Leitmotif White Paper

I continue to wait for 2Entertain to release (or at the very least, announce a release date) for The Ambassadors of Death. In the meantime, I have been focusing quite a bit on school. It seems that as one assignment is completed, another follows. As busy as I have been, I have enjoyed the opportunities to learn about other forms of writing. Unfortunately, much of the writing I have done in class does not fit the scope of The Edwardian Adventurer, so I won’t be posting much of the school work here.

Today is the first day of spring break, however, and I hope to write up a few entries to keep the blog going. I’m not sure how many will focus on Doctor Who, but I hope they will prove to be interesting nonetheless. Today’s entry is one of the few writing assignments that can be duplicated. I was to research and write a white paper. What is a white paper? I had never heard this term prior to my technical writing class. White papers are typically reports or information-based papers that are used to communicate ideas that may be too long or detailed for brochures. They are typically written with a specific audience in mind. White papers may be more jargon-based than brochures.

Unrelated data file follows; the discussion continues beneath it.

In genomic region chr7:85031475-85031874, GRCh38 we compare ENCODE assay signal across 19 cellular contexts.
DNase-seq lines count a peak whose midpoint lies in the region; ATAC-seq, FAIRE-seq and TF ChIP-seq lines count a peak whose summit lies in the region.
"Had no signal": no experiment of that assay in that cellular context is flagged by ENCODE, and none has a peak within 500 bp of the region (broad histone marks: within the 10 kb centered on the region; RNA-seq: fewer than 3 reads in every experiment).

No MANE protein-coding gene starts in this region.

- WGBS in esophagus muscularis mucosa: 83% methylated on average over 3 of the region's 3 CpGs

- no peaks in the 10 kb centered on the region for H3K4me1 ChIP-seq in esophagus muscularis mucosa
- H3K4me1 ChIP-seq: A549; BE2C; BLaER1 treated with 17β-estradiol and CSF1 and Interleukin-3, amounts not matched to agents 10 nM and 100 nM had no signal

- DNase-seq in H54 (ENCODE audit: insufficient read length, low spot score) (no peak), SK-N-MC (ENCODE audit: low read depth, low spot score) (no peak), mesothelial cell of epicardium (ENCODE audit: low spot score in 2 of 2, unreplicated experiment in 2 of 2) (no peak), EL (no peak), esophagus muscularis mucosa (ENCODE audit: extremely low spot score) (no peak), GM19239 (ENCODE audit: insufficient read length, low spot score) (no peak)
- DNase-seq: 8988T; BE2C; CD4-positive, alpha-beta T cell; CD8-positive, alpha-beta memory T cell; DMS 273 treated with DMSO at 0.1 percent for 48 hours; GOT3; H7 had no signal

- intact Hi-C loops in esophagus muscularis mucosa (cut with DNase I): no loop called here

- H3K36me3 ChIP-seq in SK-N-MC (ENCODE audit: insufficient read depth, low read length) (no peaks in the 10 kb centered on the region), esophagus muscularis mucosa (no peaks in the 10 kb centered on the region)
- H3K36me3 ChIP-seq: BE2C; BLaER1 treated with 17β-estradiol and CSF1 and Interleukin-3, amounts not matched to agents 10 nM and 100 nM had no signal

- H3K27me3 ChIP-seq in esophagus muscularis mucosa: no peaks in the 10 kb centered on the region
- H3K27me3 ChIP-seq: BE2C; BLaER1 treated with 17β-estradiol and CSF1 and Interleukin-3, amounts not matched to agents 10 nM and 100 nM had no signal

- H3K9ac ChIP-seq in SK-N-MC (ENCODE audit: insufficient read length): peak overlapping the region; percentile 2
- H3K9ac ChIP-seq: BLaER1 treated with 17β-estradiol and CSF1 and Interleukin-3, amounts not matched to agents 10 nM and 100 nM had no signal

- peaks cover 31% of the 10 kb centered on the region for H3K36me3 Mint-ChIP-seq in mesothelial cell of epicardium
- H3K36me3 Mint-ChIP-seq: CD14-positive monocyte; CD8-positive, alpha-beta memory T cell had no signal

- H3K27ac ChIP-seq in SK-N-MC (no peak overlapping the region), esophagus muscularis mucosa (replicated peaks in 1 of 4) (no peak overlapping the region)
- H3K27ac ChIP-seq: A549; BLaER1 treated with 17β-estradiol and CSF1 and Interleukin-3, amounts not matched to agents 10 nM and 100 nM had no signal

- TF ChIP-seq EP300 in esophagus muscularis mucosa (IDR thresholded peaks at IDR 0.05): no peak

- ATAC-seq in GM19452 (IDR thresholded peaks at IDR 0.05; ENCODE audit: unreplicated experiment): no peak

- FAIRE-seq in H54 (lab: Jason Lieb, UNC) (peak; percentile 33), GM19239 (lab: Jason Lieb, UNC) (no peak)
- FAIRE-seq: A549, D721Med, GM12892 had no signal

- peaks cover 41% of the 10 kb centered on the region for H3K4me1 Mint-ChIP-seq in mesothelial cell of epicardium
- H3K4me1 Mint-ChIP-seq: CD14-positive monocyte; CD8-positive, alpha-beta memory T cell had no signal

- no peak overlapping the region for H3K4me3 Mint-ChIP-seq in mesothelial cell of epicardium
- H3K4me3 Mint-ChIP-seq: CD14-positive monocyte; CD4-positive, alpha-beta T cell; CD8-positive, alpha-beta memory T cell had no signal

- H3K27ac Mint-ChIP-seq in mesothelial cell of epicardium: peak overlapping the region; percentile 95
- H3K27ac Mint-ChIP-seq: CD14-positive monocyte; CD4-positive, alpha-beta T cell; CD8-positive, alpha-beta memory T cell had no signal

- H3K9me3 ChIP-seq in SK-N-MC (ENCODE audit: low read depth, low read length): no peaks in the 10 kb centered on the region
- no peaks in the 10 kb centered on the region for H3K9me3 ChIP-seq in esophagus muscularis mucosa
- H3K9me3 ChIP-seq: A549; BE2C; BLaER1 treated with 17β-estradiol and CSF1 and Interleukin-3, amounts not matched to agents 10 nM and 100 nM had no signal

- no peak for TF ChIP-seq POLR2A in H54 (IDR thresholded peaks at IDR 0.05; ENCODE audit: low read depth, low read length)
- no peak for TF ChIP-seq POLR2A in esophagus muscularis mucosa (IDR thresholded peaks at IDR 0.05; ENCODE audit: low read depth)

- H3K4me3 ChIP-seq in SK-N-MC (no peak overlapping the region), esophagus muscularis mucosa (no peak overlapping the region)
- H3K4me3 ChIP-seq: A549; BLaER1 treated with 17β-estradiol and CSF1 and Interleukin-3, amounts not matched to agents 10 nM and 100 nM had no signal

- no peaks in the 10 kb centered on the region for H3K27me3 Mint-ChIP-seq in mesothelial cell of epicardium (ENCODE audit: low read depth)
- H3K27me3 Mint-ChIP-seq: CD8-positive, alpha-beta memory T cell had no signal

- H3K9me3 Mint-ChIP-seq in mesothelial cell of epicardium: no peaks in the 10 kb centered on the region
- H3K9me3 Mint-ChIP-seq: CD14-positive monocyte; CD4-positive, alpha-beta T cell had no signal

Source: New York Times website. Copyright 2009 by The New York Times

My white paper assignment was to pick a topic to research and write a 2-3 page paper. I chose to research leitmotif, and focused on the use of motif in Wagner and a few modern sources. The target audience was the music fan who has a passion for modern music but who may not be familiar with the concepts and forms of classical music. What is particularly fun is that Murray Gold uses leitmotif in his Doctor Who scores. Variations on I Am The Doctor have been used in series 5 and 6. Martha’s Theme reappeared again and again in series 3.

If you are so inclined, the white paper is below, in .pdf format.

Variations of a Theme: An Introduction to Leitmotif